WellSpan Pediatric Medicine Physicians across the Midsate are seeing strep throat, seasonal allergies, asthma attacks, viral rashes and stomach bugs.

The CVS MinuteClinic in York reports a lot of strep throat this week, a few cases of COVID and spring allergies.

This week, the providers of UPMC Children’s Community Pediatrics in York and Spring Grove are seeing a lot of strep throat, roseola, and hand, foot, and mouth disease. Fortunately, they have seen very few cases of flu and COVID-19.

Penn Medicine Lancaster General Health Physicians Roseville Pediatrics says allergy symptoms are widespread this week, and in many cases, severe in their population. They have seen the gamut from itchy, watery, red eyes to congestion, itchy throat, dry cough, and in some cases, asthma exacerbations.

In general, the best way to treat seasonal allergies is with a daily antihistamine taken by mouth. Additional nasal sprays and eye drops can provide relief directly to the worst affected sites, though these alone are generally not as ideal for consistent symptom mitigation without the oral medication.

They continue to see a lot of strep throat as well as a few viruses, including adenovirus, parainfluenza virus and roseola. They have seen a lot of viral rashes with these viruses.

Dr. Joan Thode offered the following advice about rashes about pink eye:

“It is common for a viral illness, particularly in younger kids, to involve a rash toward the end of the viral course. These rashes are typically a flat, blanching, spotty rash over the belly, chest and back, and can spread to include the arms, legs and face. It’s not painful or itchy, and tends to fade away in a few days. Once the child has this rash, they are no longer contagious. It is also common for a viral illness to cause hives, just as hives can be a response to a triggering allergen that is ingested or touches the skin of a sensitized person. The hive response is due to a histamine release from the activated immune cells. These hives will be characteristically itchy and patchy, with a raised welt. With any hive response, it’s important to watch for tongue or lip swelling, or involvement of the mouth, nose and eyes, which could signify a worsening reaction. Starting an antihistamine daily medication is important, and the medication should be continued for at least three weeks.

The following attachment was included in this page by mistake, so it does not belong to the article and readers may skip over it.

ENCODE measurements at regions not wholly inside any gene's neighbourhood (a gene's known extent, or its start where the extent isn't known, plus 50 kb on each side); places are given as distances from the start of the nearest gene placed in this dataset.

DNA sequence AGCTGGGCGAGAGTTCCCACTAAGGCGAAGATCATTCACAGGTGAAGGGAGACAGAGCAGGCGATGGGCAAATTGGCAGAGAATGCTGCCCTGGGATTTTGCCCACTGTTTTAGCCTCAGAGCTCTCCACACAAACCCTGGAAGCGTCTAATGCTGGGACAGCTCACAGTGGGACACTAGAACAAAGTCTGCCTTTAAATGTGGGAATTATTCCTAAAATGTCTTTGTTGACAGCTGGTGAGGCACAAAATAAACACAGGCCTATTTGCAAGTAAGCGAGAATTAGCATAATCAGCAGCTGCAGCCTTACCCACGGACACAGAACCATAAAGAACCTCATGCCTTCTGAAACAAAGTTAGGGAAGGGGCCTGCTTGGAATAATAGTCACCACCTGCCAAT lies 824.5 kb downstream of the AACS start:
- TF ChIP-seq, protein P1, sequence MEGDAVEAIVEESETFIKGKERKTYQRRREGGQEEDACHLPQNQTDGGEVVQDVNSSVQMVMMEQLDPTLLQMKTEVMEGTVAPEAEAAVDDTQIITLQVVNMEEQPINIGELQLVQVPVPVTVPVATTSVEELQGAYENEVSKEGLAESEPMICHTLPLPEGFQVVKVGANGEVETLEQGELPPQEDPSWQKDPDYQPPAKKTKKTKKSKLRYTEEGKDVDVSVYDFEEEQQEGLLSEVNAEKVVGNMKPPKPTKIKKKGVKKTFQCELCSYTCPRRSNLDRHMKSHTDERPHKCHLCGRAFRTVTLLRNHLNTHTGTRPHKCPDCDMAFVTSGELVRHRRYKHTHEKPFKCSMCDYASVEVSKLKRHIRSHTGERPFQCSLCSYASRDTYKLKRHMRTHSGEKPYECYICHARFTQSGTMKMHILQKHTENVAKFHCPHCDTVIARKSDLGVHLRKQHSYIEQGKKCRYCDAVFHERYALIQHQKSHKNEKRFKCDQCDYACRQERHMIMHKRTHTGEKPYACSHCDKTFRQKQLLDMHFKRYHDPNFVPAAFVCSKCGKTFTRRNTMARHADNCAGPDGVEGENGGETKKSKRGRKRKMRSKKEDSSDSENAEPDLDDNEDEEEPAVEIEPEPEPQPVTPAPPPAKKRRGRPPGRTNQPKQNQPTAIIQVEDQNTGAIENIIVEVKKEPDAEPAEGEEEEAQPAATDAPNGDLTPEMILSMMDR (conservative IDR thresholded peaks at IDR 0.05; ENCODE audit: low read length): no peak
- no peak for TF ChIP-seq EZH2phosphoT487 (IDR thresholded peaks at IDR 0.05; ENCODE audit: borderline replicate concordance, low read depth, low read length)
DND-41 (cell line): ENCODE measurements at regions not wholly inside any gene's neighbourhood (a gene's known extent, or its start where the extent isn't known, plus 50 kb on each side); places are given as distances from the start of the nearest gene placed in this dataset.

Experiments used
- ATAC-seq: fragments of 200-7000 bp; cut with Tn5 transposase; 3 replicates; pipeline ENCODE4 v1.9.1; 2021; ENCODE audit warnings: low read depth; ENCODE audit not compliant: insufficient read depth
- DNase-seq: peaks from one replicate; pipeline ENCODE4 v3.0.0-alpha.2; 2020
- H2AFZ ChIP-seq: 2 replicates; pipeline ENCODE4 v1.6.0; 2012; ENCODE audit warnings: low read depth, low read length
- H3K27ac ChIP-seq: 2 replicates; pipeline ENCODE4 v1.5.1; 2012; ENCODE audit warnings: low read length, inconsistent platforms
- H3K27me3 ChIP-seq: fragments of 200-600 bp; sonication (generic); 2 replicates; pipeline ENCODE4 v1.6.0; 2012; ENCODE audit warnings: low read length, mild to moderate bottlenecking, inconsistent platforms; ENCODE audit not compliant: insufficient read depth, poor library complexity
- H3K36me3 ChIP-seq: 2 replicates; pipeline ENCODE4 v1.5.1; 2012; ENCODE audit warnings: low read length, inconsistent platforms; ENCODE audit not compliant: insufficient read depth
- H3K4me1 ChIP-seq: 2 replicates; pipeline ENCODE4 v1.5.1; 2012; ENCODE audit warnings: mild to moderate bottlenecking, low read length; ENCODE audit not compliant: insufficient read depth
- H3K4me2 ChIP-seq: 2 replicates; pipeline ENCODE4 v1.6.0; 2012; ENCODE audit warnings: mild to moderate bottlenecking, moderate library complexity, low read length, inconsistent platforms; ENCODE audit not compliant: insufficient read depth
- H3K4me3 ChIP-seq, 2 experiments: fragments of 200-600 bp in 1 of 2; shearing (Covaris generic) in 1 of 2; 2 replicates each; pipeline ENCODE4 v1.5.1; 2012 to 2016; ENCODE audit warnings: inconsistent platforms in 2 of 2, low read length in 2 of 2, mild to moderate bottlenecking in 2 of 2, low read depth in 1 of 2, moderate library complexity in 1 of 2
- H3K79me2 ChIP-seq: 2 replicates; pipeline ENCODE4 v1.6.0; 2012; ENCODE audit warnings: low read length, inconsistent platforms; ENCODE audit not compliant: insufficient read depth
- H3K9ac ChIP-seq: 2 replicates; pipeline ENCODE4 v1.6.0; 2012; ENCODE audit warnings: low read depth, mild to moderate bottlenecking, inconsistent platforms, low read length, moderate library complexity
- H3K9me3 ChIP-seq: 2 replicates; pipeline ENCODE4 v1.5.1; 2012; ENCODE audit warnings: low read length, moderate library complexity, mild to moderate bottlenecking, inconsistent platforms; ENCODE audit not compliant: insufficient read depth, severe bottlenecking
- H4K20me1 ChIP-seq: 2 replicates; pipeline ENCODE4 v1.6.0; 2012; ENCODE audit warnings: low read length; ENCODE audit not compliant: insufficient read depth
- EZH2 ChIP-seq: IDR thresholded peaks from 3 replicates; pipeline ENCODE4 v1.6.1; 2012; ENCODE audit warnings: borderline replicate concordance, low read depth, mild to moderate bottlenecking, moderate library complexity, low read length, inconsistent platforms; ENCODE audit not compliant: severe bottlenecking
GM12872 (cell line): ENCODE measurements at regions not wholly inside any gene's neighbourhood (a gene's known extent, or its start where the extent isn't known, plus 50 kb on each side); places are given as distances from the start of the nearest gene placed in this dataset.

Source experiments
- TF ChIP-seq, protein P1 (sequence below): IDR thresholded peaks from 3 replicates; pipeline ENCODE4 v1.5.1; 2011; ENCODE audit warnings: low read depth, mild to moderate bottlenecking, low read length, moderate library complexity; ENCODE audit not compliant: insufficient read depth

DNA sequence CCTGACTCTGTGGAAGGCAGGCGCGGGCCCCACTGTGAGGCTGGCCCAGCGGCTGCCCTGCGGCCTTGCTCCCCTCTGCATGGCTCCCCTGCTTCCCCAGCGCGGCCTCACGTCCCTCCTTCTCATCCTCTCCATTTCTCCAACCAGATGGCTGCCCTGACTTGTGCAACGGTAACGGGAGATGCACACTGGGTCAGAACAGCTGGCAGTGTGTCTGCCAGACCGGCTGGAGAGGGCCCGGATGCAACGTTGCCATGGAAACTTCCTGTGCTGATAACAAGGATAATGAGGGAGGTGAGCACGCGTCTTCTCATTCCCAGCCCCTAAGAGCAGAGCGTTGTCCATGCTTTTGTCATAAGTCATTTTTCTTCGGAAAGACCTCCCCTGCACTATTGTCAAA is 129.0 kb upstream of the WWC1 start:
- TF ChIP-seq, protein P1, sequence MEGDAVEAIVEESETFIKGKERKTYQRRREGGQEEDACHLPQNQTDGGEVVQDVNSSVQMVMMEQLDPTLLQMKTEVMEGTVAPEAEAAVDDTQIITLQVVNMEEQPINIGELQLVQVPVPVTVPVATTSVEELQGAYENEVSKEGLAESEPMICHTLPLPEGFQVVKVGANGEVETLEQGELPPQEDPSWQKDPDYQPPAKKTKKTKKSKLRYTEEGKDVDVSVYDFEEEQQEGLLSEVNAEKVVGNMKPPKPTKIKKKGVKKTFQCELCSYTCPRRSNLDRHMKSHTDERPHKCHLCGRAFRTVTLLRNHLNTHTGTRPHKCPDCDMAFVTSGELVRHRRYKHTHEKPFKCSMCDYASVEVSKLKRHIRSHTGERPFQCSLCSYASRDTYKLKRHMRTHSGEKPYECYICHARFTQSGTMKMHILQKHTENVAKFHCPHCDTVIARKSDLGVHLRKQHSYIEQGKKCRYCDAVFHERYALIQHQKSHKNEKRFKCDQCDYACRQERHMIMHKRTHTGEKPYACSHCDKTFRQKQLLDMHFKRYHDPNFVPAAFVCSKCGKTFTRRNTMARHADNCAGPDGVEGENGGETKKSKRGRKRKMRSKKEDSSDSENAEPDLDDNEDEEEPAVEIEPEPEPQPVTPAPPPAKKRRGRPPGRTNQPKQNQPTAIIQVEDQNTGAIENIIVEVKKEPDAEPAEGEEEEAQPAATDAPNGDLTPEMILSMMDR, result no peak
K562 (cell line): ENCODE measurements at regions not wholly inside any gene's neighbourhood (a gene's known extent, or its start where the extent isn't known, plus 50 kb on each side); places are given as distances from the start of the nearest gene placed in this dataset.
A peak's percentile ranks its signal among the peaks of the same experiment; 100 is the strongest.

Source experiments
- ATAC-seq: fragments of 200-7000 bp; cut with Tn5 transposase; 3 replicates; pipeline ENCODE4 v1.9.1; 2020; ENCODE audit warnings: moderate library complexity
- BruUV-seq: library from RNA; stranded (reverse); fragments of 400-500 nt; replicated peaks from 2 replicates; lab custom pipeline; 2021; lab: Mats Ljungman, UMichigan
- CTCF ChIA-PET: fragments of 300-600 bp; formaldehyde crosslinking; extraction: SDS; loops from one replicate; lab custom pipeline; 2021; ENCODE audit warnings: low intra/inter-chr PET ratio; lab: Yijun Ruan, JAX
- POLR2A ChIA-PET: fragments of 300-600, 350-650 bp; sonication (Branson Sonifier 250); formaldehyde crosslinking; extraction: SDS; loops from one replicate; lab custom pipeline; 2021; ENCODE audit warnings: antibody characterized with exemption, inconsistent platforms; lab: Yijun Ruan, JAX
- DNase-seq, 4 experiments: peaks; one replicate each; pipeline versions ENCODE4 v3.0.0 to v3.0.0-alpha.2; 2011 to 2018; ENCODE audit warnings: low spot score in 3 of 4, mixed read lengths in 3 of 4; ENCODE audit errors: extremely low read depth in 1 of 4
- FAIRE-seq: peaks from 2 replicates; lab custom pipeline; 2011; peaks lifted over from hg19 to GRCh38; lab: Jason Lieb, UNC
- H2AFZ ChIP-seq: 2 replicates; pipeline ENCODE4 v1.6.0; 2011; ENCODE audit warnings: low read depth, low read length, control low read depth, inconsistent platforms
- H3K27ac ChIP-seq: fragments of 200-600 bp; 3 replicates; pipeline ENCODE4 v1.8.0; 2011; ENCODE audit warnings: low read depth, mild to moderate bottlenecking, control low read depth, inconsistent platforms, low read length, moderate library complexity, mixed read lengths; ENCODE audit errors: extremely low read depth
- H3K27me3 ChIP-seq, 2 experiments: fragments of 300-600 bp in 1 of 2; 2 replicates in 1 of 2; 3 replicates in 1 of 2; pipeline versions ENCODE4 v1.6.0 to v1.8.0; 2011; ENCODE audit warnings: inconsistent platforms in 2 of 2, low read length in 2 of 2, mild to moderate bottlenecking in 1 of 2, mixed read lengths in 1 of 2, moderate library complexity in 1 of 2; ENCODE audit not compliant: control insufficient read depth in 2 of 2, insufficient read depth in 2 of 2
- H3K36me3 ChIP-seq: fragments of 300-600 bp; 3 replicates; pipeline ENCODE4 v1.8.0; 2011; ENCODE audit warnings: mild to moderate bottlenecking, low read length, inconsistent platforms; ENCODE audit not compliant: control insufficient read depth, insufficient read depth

Viral conjunctivitis is caused by a virus infecting the surface of the eye, and it frequently is seen in both eyes symmetrically. The discharge tends to be a bit thinner and waterier, though kids will frequently have crusting on their lashes after a period of sleep. Viral conjunctivitis is often seen in the second half of a virus and is often caused by the child rubbing their nose, then rubbing their eye, thus transferring the virus to the surface of the eye. Viral conjunctivitis will be killed off by the immune system at the same time that the immune system beats the virus elsewhere in the body. Antibiotic eye drops will not do anything to speed that process because they do not affect viruses. Unfortunately, viral conjunctivitis is contagious by touch.

Allergic conjunctivitis is a reaction to the pollen or other allergens in the air. This causes the immune cells to release histamine, which makes the eyes red, itchy and watery. Itchy eyes are most likely allergic conjunctivitis. There is rarely thick eye drainage, though it is common for the eyes to tear a lot. The eyes can sometimes get impressively red. The appropriate eye drops are antihistamine rather than antibiotic drops, and these can be prescribed by your child’s primary physician or purchased over the counter. Thankfully, allergic conjunctivitis is not contagious by touch.

For comparison, bacterial conjunctivitis is caused by a bacteria infecting the surface of the eye. It is frequently in only one eye and typically has thicker eye discharge. It can be painful or have a scratchy sensation when the child blinks. In babies, bacterial pink eye can frequently affect both eyes at the same time and should be evaluated for possible tear duct blockage. Bacterial pink eye is treated with eye drops by your child’s primary physician. Until treated, it is very contagious.”